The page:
Deciding About Hormone Therapy Use Many women experience hot flashes, vaginal dryness, and other physical changes with menopause. For some women, the symptoms are mild and do not require any treatment. For others, symptoms are moderate or severe and interfere with daily activities. Hot flashes improve with time, but some women have bothersome hot flashes for many years. Menopause symptoms often improve with lifestyle changes and nonprescription remedies, but prescription therapies also are available, if needed. Government-approved treatments for bothersome hot flashes include hormone therapy (HT) containing estrogen, as well as a nonhormone medication (paroxetine). Hormone therapy involves taking estrogen in doses high enough to raise the level of estrogen in your blood in order to treat hot flashes and other symptoms. Because estrogen stimulates the lining of the uterus, women with a uterus need to take an additional hormone, progestogen, to protect the uterus. Women without a uterus just take estrogen. If you are bothered only by vaginal dryness, you can use very low doses of estrogen placed directly into the vagina. These low doses generally do not raise blood estrogen levels above postmenopause levels and do not treat hot flashes. You do not need to take a progestogen when using only low doses of estrogen in the vagina. (The MenoNote “Vaginal Dryness” covers this topic in detail.) Every woman is different, and you will decide about whether to use HT based on the severity of your symptoms, your personal and family health history, and your own beliefs about menopause treatments. Your healthcare professional will be able to help you with your decision. Potential benefits Hormone therapy is one of the most effective treatments available for bothersome hot flashes and night sweats. If hot flashes and night sweats are disrupting your daily activities and sleep, HT may improve sleep and fatigue, mood, ability to concentrate, and overall quality of life. Treatment of bothersome hot flashes and night sweats is the principal reason women use HT. Hormone therapy also treats vaginal dryness and painful sex associated with menopause. Hormone therapy keeps your bones strong by preserving bone density and decreasing your risk of osteoporosis and fractures. If preserving bone density is your only concern, and you do not have bothersome hot flashes, other treatments may be recommended instead of HT. Potential risks As with all medications, HT is associated with some potential risks. For healthy women with bothersome hot flashes aged younger than 60 years or within 10 years of menopause, the benefits of HT generally outweigh the risks. Hormone therapy might slightly increase your risk of stroke or blood clots in the legs or lungs (especially if taken in pill form). If started in women aged older than 65 years, HT might increase the risk of dementia. If you have a uterus and take estrogen with progestogen, there is no increased risk of cancer of the uterus. Hormone therapy (combined estrogen and progestogen) might slightly increase your risk of breast cancer if used for more than 4 to 5 years. Using estrogen alone (for women without a uterus) does not increase breast cancer risk at 7 years but may increase risk if used for a longer time. Some studies suggest that HT might be good for your heart if you start before age 60 or within 10 years of menopause. However, if you start HT further from menopause or after age 60, HT might slightly increase your risk of heart disease. Although there are risks associated with taking HT, they are not common, and most go away after you stop treatment.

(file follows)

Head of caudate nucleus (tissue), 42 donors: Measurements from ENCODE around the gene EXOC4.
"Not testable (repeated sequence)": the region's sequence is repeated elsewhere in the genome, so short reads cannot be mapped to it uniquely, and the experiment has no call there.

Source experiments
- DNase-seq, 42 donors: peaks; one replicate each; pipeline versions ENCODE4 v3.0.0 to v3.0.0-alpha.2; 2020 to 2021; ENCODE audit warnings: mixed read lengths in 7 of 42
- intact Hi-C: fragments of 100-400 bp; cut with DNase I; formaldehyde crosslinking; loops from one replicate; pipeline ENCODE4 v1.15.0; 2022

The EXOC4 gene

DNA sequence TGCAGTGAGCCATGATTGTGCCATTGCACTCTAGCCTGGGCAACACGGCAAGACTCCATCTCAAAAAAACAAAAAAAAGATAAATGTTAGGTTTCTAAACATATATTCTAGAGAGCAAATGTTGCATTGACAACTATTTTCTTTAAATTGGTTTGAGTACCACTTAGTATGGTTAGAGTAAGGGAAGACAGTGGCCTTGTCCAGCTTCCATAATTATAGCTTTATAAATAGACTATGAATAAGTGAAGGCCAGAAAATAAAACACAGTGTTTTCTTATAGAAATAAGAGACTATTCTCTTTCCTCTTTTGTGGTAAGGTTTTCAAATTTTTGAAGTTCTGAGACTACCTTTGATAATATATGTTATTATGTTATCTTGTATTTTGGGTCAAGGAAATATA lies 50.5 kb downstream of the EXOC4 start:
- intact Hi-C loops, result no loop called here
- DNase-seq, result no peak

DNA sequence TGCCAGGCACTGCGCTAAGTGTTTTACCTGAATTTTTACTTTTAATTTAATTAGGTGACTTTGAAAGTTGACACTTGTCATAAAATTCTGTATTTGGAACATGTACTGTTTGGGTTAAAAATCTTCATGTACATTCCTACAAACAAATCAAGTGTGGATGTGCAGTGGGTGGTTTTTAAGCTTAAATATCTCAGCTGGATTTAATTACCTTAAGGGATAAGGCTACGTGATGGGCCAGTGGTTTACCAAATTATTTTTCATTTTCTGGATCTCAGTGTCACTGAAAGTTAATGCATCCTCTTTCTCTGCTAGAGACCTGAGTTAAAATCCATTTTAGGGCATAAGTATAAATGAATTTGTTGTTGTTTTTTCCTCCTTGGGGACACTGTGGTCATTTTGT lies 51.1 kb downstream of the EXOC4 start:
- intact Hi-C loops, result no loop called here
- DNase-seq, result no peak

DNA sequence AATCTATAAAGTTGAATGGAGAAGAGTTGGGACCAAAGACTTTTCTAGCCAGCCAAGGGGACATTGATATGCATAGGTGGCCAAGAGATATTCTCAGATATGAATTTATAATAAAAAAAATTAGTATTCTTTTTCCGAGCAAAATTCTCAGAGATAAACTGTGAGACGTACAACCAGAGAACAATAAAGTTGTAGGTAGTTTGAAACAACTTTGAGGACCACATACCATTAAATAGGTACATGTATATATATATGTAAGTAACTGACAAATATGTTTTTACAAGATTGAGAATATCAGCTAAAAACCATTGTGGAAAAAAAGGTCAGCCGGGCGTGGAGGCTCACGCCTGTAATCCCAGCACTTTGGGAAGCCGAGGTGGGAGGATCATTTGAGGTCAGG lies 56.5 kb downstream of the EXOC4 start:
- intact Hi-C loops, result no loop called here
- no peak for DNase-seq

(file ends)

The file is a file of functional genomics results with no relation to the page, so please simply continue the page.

Potential adverse events Hormone therapy can cause breast tenderness, nausea, and irregular bleeding or spotting. These adverse effects are not serious but can be bothersome. Reducing your dose of HT or switching the form of HT you use often can decrease adverse effects. Weight gain is a common problem for midlife women, associated with both aging and hormone changes. Hormone therapy is not associated with weight gain and may lower the chance of developing diabetes. Hormone therapy options Each woman must make her own decision about HT with the help of a healthcare professional. If you decide to take HT, the next step is to choose between the many HT options available to find the best dose and route for you. With guidance from your healthcare professional, you can try different forms of HT until you find the type and dose that treats your symptoms with few adverse effects. Pill or non-pill Hormone therapy is available as a daily pill, but it also may be taken as a skin patch, gel, cream, spray, or vaginal ring. Non-pill forms may be more convenient. Hormone therapy pills need to be taken every day, but skin patches are changed only once or twice weekly, and the HT vaginal ring is changed only every 3 months. Hormone therapy taken in non-pill form enters your blood stream more directly, with less effect on the liver. Studies suggest that this may lower the risk of blood clots in the legs and lungs compared with HT taken as a pill. Estrogen alone or estrogen plus progestogen If you have a uterus, you will need to take progestogen with your estrogen. Many pills and some patches contain both hormones together. Otherwise, you will need to take two separate hormones (eg, estrogen pill with progestogen pill or estrogen patch with progestogen pill). Taking both hormones every day usually results in no bleeding. Women who prefer regular periods can take estrogen every day and progestogen for about 2 weeks each month. Another option is to take estrogen combined with a nonhormone medication (bazedoxifene) to protect the uterus. If you do not have a uterus, you can take estrogen alone, without a progestogen. Dose of estrogen As with all medications, you should take the lowest dose of estrogen that relieves your hot flashes. You can work with your healthcare professional to find the right dose for you. It typically takes about 8 to 12 weeks for HT to have its full effect, so doses should be adjusted slowly. Even low doses of estrogen will preserve your bone density and reduce your risk of a fracture. Stopping hormone therapy There is no “right” time to stop HT. Many women try to stop HT after 4 to 5 years because of concerns about potential increased risk of breast cancer. Other women may lower doses or change to non-pill forms of HT. Hot flashes may or may not return after you stop HT. Although not proven by studies, slowly decreasing your dose of estrogen over several months or even over several years may reduce the chance that your hot flashes will come back. You and your healthcare professional will work together to decide the best time to stop HT. If very bothersome hot flashes or night sweats return when you stop HT, you will need to reassess your individual risks and benefits to decide whether to continue HT. Because there may be greater risks with longer duration of use and as you age, you and your healthcare professional will work together to decide what is the best option for you. This MenoNote, developed by the NAMS Education Committee of The North American Menopause Society, provides current general information but not specific medical advice. It is not intended to substitute for the judgment of a person’s healthcare professional. Additional information can be found at www.menopause.org. Copyright © 2022 The North American Menopause Society. All rights reserved. NAMS grants permission to healthcare professionals to reproduce this MenoNote for distribution to women in their quest for good health. Made possible by donations to the NAMS Education and Research Fund.